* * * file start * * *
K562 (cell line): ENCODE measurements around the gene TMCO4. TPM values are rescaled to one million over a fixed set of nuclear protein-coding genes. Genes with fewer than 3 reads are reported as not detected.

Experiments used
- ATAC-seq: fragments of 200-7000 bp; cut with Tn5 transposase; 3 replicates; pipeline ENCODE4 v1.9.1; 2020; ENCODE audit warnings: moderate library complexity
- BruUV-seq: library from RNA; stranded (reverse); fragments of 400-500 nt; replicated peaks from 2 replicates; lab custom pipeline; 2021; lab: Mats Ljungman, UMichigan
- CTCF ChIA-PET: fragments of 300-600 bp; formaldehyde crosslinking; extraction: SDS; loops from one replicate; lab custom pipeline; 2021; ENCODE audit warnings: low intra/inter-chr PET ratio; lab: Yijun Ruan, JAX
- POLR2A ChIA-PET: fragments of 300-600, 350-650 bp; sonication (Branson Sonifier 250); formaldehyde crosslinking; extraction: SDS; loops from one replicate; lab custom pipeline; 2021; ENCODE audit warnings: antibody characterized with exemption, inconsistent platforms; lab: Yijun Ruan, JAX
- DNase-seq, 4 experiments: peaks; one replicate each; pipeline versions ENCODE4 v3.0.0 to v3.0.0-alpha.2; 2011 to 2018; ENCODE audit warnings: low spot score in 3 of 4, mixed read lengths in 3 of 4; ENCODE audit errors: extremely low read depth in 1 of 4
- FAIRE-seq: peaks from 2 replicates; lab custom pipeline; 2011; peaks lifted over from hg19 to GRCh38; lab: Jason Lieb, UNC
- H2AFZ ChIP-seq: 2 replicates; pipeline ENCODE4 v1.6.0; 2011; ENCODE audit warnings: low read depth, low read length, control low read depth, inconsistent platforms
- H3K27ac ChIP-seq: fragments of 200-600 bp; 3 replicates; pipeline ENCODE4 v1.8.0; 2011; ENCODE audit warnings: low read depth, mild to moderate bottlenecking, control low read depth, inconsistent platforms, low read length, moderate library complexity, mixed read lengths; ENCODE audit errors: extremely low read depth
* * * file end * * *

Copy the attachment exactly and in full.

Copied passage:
K562 (cell line): ENCODE measurements around the gene TMCO4. TPM values are rescaled to one million over a fixed set of nuclear protein-coding genes. Genes with fewer than 3 reads are reported as not detected.

Experiments used
- ATAC-seq: fragments of 200-7000 bp; cut with Tn5 transposase; 3 replicates; pipeline ENCODE4 v1.9.1; 2020; ENCODE audit warnings: moderate library complexity
- BruUV-seq: library from RNA; stranded (reverse); fragments of 400-500 nt; replicated peaks from 2 replicates; lab custom pipeline; 2021; lab: Mats Ljungman, UMichigan
- CTCF ChIA-PET: fragments of 300-600 bp; formaldehyde crosslinking; extraction: SDS; loops from one replicate; lab custom pipeline; 2021; ENCODE audit warnings: low intra/inter-chr PET ratio; lab: Yijun Ruan, JAX
- POLR2A ChIA-PET: fragments of 300-600, 350-650 bp; sonication (Branson Sonifier 250); formaldehyde crosslinking; extraction: SDS; loops from one replicate; lab custom pipeline; 2021; ENCODE audit warnings: antibody characterized with exemption, inconsistent platforms; lab: Yijun Ruan, JAX
- DNase-seq, 4 experiments: peaks; one replicate each; pipeline versions ENCODE4 v3.0.0 to v3.0.0-alpha.2; 2011 to 2018; ENCODE audit warnings: low spot score in 3 of 4, mixed read lengths in 3 of 4; ENCODE audit errors: extremely low read depth in 1 of 4
- FAIRE-seq: peaks from 2 replicates; lab custom pipeline; 2011; peaks lifted over from hg19 to GRCh38; lab: Jason Lieb, UNC
- H2AFZ ChIP-seq: 2 replicates; pipeline ENCODE4 v1.6.0; 2011; ENCODE audit warnings: low read depth, low read length, control low read depth, inconsistent platforms
- H3K27ac ChIP-seq: fragments of 200-600 bp; 3 replicates; pipeline ENCODE4 v1.8.0; 2011; ENCODE audit warnings: low read depth, mild to moderate bottlenecking, control low read depth, inconsistent platforms, low read length, moderate library complexity, mixed read lengths; ENCODE audit errors: extremely low read depth